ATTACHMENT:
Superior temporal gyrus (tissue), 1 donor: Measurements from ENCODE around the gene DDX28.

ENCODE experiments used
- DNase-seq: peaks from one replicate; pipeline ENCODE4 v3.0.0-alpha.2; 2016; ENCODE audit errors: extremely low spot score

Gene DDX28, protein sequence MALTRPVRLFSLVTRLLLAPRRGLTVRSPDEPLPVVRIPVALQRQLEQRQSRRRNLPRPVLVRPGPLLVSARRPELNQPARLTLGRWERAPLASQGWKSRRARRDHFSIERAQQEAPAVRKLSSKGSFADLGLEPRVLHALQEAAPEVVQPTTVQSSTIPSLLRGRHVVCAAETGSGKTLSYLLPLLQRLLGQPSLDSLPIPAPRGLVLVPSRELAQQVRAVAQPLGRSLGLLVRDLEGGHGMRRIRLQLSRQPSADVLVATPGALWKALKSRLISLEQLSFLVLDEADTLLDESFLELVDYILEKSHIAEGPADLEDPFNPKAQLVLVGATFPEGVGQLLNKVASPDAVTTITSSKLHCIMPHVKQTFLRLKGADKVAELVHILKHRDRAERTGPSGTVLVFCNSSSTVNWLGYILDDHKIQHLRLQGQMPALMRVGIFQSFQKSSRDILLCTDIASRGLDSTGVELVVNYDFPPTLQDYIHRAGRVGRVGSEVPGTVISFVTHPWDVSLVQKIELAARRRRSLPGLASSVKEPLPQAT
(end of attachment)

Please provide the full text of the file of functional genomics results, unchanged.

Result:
Superior temporal gyrus (tissue), 1 donor: Measurements from ENCODE around the gene DDX28.

ENCODE experiments used
- DNase-seq: peaks from one replicate; pipeline ENCODE4 v3.0.0-alpha.2; 2016; ENCODE audit errors: extremely low spot score

Gene DDX28, protein sequence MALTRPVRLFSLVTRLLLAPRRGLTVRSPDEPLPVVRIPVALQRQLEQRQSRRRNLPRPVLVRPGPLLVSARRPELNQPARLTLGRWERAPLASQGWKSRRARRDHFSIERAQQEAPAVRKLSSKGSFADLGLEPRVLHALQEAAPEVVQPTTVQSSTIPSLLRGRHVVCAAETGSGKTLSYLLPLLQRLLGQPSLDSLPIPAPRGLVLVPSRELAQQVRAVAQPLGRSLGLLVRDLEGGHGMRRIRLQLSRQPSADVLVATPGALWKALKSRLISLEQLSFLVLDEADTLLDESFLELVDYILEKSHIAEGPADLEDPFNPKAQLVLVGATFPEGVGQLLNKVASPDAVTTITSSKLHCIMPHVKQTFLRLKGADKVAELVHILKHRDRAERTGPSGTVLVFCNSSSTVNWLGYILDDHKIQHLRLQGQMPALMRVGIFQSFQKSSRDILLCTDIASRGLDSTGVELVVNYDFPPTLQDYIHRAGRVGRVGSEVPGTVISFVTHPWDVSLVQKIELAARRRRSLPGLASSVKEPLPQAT